- Contributed by
- People in story:
- Location of story:
- Holloway, London
- Background to story:
- Article ID:
- Contributed on:
- 05 June 2004
I lived in Holloway throughout the war and was 19 years old when war broke out. As one of the first women to be conscripted, I had to choose between working in the Army, on the buses or in munitions in 1940. I signed up for the buses but my Dad wouldn’t let me do it. He didn’t want me to be getting up and wandering the streets at 4.30 in the morning, so I ended up working at Enfield Small Arms.
It took an hour and a half to get to travel to the factory, and I worked there for four years. First, I worked in the assembly shop, filing parts of the guns so that the bullets flew out smoothly. It was a filthy job. Men who were exempt from service worked there too, and they all used to smoke while we worked. Before long, they got me smoking too. I moved to the machine shop after a while, where I did engraving. We used to work ‘fortnight about’, which was a fortnight of working during the day, then a fortnight of working nights. After two years, it changed to ‘week about’, then by the end of the war we just did normal working hours. When the war ended, the government said that we were able to leave, and I went to work in the Post Office.
I met my husband Frank at a Drill Hall dance when I was 16. I bumped into him again at a bus stop when I was 19 and we started courting, but he had to go into the Army before we got married. Luckily, he had a nice Officer who let him have ten days compassionate leave for our wedding. We married in 1943, spent ten days together, then didn’t see each other for 3 ½ years while he served in Italy. Frank and his brothers couldn’t even come home for their father’s funeral. One day, I was in the pub with my mum and dad and Frank telephoned the landlady to say he was home. I was so excited to see him. I ran to him, and he ran to me; it was just like a storybook. He was at home for a month, then had to go away again for three months. After that, we were married for 56 years.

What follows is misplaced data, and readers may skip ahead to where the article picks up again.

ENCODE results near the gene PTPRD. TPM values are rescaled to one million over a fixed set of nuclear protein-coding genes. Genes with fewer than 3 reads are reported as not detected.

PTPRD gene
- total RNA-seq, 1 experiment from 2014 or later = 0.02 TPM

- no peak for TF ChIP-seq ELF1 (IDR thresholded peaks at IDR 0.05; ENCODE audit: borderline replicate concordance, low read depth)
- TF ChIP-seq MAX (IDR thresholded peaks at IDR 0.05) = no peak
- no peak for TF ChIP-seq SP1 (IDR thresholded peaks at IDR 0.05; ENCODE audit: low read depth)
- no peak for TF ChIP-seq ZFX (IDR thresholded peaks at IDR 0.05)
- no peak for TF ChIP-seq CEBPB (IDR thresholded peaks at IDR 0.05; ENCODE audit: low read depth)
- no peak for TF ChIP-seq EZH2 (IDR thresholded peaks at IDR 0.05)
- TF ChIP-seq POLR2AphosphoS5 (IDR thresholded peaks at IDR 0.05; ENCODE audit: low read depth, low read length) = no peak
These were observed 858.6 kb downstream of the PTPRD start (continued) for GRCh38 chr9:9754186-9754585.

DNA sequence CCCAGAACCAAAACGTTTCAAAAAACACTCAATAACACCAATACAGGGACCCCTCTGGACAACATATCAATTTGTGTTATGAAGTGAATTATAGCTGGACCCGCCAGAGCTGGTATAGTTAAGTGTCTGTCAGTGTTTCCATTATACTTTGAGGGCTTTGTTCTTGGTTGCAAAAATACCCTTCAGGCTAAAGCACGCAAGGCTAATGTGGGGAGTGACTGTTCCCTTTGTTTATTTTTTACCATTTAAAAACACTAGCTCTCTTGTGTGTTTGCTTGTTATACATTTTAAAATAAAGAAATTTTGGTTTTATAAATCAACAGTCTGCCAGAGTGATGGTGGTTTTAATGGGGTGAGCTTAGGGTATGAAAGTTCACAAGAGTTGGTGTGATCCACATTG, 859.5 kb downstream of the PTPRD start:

We had to queue for everything in those days. I remember queuing for two hours for some rayon stockings only for them to run out. You heard about these things being available through word of mouth.
Even while the bombing was going on, life carried on as normal. We went to parties and went dancing. I remember sitting in a pub, hearing bombs fall, and not thinking anything of it. Incendiary bombs fell in the back garden and my dad would put out the fires. We had an air raid shelter, but we never went in it. My dad would go up to bed, and my mum and I sleep on the settee. I didn’t carry my gas mask around with me. Even the buses just carried on going when the sirens went off after a while. It was normal to see bits of shrapnel in the street. I only remember one girl, Vera, who was killed in an air raid in Iseldon Road. You knew there would be an air raid if it was a full moon but at least it was easier to see your way around in the blackout.
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